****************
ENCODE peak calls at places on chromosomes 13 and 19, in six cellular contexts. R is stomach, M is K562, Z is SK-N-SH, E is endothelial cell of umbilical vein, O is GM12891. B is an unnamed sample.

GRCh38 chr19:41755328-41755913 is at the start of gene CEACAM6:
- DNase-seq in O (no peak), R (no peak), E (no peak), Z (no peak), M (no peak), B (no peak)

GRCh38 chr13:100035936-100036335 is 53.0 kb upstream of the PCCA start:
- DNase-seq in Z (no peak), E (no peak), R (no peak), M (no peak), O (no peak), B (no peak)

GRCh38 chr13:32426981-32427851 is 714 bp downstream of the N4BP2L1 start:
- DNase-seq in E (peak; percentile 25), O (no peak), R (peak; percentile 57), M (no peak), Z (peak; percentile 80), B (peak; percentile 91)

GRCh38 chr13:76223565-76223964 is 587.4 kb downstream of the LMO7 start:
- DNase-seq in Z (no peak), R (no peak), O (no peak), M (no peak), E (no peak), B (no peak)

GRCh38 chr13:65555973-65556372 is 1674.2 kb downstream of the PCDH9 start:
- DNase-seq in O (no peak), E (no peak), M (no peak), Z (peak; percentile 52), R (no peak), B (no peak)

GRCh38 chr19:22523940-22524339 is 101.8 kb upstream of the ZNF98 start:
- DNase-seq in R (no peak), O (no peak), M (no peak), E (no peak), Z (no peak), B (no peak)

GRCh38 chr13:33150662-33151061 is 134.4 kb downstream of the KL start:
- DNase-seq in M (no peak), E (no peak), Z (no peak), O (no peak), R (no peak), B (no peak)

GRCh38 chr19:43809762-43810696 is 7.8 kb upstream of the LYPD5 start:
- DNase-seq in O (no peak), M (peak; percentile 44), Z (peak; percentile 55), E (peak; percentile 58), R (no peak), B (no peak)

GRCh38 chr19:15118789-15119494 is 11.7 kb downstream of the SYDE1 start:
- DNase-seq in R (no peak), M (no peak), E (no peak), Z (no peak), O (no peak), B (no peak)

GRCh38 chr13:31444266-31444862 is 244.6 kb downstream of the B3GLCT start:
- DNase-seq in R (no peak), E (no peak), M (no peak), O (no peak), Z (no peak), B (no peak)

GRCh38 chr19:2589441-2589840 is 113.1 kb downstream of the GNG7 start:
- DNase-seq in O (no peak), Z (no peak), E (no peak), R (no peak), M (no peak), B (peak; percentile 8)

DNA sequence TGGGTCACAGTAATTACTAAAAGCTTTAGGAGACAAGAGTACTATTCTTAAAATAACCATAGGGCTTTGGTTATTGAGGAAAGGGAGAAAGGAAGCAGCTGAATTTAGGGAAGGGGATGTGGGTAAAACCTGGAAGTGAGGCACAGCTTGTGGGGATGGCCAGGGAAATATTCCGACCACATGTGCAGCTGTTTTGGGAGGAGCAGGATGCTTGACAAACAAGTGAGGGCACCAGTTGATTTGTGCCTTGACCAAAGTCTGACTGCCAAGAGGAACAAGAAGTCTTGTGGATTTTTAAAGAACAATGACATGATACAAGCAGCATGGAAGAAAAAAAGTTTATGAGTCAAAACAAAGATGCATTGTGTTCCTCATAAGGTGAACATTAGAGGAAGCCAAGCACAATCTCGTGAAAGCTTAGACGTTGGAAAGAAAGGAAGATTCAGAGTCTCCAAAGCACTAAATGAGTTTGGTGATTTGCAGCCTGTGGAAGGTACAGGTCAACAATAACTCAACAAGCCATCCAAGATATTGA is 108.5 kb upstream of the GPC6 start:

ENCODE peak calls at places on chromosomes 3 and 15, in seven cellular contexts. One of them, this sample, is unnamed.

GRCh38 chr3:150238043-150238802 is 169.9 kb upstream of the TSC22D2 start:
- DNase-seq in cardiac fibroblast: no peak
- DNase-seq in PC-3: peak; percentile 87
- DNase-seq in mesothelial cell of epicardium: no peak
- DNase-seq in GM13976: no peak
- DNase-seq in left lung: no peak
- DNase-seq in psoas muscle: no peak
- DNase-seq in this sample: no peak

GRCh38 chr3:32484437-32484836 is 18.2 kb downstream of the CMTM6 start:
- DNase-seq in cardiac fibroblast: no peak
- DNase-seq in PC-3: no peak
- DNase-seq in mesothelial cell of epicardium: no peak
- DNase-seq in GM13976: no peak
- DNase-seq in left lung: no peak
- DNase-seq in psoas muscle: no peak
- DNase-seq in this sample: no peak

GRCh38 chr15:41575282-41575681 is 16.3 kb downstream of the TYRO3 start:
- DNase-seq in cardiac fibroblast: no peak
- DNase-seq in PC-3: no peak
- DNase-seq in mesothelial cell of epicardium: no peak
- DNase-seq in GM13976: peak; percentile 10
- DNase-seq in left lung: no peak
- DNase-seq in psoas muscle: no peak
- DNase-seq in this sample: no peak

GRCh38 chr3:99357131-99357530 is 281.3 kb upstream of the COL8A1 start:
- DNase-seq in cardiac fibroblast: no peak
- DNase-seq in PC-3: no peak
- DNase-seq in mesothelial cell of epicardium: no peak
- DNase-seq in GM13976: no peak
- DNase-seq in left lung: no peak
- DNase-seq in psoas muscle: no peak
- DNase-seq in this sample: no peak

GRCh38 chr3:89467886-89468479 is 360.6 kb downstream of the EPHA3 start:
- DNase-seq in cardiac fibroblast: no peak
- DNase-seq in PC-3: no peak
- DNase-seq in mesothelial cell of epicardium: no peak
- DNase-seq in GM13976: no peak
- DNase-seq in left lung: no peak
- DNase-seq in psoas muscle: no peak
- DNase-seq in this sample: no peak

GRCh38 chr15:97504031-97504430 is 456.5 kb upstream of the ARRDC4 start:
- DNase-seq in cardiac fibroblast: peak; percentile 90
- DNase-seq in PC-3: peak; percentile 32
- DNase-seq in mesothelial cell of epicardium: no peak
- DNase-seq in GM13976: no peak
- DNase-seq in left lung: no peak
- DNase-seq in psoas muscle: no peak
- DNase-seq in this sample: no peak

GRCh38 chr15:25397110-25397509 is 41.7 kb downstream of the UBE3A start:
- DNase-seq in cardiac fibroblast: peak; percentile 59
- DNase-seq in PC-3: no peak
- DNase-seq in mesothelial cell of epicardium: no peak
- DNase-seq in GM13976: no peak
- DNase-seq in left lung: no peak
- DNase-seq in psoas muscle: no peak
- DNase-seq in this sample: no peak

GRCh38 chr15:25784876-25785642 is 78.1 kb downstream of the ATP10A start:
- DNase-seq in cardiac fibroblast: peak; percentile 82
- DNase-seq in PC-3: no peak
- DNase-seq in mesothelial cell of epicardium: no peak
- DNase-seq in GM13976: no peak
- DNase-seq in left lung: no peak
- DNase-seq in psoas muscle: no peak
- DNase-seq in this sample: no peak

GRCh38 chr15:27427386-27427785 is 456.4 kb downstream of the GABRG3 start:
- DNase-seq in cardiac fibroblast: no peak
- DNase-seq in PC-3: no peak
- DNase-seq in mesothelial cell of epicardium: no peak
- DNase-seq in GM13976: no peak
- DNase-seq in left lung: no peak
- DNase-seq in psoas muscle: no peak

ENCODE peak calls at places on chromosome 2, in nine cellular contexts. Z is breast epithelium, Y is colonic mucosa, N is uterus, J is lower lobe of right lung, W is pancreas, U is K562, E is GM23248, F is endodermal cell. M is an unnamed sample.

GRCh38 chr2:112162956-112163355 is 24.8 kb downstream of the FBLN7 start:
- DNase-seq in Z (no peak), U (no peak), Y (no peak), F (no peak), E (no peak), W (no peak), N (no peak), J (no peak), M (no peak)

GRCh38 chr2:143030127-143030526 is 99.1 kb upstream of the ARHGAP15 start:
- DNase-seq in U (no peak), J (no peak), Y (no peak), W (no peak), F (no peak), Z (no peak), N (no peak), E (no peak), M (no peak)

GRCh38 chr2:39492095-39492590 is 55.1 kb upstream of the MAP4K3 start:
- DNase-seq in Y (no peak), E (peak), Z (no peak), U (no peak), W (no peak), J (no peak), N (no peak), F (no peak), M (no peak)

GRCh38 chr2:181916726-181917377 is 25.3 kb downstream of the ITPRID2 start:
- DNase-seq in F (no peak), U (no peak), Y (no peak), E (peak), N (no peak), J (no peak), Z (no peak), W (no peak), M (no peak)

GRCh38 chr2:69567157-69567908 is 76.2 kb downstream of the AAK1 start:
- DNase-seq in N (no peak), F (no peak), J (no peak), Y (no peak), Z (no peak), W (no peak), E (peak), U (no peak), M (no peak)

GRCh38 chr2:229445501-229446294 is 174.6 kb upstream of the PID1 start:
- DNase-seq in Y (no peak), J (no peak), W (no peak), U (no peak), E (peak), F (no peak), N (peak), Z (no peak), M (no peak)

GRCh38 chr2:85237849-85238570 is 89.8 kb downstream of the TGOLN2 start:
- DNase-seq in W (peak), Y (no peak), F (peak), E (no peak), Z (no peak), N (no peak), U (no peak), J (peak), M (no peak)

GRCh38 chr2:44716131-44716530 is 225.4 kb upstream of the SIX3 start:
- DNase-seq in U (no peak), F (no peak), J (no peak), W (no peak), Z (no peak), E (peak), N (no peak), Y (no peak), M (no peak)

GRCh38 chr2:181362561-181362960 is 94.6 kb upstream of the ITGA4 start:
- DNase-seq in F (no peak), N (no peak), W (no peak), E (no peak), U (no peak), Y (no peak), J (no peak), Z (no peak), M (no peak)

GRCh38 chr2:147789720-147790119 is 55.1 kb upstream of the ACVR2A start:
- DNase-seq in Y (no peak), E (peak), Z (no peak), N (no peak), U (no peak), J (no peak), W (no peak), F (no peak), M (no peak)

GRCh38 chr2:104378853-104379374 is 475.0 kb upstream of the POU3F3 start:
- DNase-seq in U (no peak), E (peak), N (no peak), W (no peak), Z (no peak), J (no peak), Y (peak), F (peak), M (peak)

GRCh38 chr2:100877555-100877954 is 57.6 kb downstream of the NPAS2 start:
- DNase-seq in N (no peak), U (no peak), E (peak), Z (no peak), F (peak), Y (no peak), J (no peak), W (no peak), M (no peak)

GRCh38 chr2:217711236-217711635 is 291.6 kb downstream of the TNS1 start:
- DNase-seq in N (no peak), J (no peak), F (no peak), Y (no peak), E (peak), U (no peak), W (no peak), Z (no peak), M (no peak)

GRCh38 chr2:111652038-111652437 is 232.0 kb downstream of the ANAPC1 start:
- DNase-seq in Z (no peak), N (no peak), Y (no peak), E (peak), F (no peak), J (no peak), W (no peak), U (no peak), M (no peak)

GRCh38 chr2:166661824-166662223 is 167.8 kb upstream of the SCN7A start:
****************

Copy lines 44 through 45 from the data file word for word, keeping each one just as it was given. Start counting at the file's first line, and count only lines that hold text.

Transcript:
- DNase-seq in PC-3: no peak
- DNase-seq in mesothelial cell of epicardium: no peak